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Print 40 comment(s) - last by Oregonian2.. on Oct 29 at 2:11 PM

No bandwidth caps and image quality boost numbers

Most internet users want high speed connections, especially if they watch television programs/movies, play games, or download files using their computers. Cable systems using copper wiring can offer high speeds, especially if using DOCSIS 3.0 technology, but for pure bandwidth nothing surpasses fiber optic systems.

FTTP (Fiber To The Premises) systems have been envisioned for years, but high installation costs have discouraged many companies from bringing FTTP to the market. The only nationwide Internet Service Provider willing to take that risk so far has been Verizon, and it has been paying off for them.

Verizon now has over 3.3 million subscribers for its FiOS Internet service. It added 198,000 new customers in the third quarter, for a net gain of almost 800,000 new FiOS internet subscribers this year alone.

Slow uploading speeds and bandwidth caps are some of the weakest points of traditional ISPs. The "Fastest" plan offered by FiOS allows download speeds of up to 50 Mbps and uploads of up to 20 Mbps, while even the basic "Fast" service features upload speeds of up to 5 Mbps. None of the FiOS plans have any bandwidth caps.

The company's FiOS TV service is also growing. FiOS TV now has 2.7 million customers, up 191,000 in Q3.

The high bandwidth afforded by fiber optic systems allows Verizon to forego the signal compression used by most cable and satellite systems, which often leads to artifacts during the encoding and decoding portions. FiOS TV has much higher image quality, especially when viewed on large screen televisions.

Verizon has big plans to continue subscriber growth. FiOS Internet is currently available to 11.5 million premises, while FiOS TV is an option for 10.9 million premises. The company plans to makes FiOS available to more households, as well as boost adoption rates.



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RE: Real expansion...
By Oregonian2 on 10/29/2009 2:11:33 PM , Rating: 2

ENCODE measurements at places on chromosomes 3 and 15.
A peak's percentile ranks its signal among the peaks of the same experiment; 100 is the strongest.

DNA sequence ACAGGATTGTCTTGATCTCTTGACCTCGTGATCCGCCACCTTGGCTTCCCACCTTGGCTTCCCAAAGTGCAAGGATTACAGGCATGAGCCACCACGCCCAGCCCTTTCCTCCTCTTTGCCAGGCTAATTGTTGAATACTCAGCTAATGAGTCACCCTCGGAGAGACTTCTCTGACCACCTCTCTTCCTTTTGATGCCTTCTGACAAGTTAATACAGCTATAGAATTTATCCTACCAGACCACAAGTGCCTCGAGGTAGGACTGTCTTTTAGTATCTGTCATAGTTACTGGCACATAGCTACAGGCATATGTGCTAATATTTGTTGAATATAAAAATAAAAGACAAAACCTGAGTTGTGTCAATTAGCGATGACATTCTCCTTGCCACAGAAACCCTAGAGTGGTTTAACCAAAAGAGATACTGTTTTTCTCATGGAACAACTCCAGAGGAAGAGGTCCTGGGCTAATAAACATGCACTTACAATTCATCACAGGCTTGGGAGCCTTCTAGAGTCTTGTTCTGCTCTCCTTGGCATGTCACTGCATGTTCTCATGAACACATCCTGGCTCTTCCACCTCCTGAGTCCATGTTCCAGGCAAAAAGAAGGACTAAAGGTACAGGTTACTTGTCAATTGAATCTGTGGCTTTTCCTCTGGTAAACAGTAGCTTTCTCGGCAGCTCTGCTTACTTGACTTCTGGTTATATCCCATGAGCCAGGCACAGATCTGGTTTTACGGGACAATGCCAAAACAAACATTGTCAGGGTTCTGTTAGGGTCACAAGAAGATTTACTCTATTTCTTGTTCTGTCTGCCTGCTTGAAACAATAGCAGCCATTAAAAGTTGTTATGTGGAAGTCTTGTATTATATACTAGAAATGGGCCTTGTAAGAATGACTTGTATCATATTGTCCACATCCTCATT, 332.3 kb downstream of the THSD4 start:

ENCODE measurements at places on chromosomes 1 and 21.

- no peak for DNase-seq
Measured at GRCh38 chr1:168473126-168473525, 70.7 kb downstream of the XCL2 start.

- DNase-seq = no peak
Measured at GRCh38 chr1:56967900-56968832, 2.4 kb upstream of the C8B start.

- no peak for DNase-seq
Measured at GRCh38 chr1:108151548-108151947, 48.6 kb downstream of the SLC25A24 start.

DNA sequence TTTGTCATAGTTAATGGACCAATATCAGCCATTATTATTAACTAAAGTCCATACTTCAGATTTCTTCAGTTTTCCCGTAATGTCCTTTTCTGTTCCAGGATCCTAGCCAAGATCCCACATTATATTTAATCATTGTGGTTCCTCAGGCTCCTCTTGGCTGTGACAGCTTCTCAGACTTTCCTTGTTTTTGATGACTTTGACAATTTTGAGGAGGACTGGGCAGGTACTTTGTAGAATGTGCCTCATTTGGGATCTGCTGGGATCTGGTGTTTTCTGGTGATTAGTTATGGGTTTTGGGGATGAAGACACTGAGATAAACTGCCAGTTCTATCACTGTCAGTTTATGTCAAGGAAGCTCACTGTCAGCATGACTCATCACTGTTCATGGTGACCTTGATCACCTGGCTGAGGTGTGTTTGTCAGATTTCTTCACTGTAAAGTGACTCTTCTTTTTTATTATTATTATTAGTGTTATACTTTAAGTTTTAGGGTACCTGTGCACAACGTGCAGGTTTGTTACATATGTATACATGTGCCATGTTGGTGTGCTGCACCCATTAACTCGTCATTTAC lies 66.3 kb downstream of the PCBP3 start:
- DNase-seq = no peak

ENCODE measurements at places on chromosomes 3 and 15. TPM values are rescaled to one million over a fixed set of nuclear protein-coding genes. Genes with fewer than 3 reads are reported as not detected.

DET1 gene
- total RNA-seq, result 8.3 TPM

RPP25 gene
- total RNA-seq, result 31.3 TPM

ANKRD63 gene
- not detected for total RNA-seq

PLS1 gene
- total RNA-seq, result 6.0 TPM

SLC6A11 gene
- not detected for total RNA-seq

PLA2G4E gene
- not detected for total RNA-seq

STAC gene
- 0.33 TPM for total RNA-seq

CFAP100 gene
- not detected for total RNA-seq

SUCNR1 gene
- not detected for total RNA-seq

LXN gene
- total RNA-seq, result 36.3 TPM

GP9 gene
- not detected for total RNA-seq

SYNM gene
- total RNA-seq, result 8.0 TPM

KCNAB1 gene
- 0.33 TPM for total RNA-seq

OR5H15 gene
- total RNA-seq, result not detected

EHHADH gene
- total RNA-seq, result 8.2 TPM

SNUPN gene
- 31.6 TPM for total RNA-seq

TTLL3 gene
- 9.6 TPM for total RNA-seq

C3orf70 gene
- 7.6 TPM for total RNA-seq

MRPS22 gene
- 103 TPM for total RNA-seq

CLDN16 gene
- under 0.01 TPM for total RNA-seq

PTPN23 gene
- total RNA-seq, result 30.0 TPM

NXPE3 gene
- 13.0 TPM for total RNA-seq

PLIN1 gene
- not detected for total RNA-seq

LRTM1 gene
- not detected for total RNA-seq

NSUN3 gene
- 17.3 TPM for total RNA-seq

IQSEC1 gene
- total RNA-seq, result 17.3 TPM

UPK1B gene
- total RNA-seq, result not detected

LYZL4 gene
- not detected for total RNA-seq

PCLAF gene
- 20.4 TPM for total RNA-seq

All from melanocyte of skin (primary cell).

Won't get it anyway with Verizon abandoning Washington State in it's entirety anyway (FiOS there being sold to Frontier along with all the DSL, etc stuff as well).

Verizon has almost completely stayed within their former Verizon (including GTE, etc) POTS service areas -- although they've gone out of such areas in limited fashion. Some of that may be due to laws, but I think a lot of it has to do with re-use of existing Verizon facilities like central offices and backhaul infrastructure which makes those areas a lot more economic for initial expansion (along with having existing lower-dollar service customers that will be easier to "upgrade" to full internet/phone/TV services).

But yes, we've Qwest in Portland proper and I understand it'd be "forever" before they'd get FiOS -- even while all areas surrounding Portland proper has been getting FiOS slowly by slowly as things get installed (all underground, etc which takes a while).

I'm in Washington County, the Western Suburbs of Portland. This is where all the high-tech is (Tektronix, Intel, etc) en masse. We're all formerly GTE areas long ago, so we're all Verizon now (and to become Frontier).

We were one of the first areas to have FiOS installed quite a long time ago (although not usually listed in national lists, we not being as big as Texas, etc).

I just hope Frontier is able to keep up and maintain FiOS after they take it over (that being what I use and like quite a lot).


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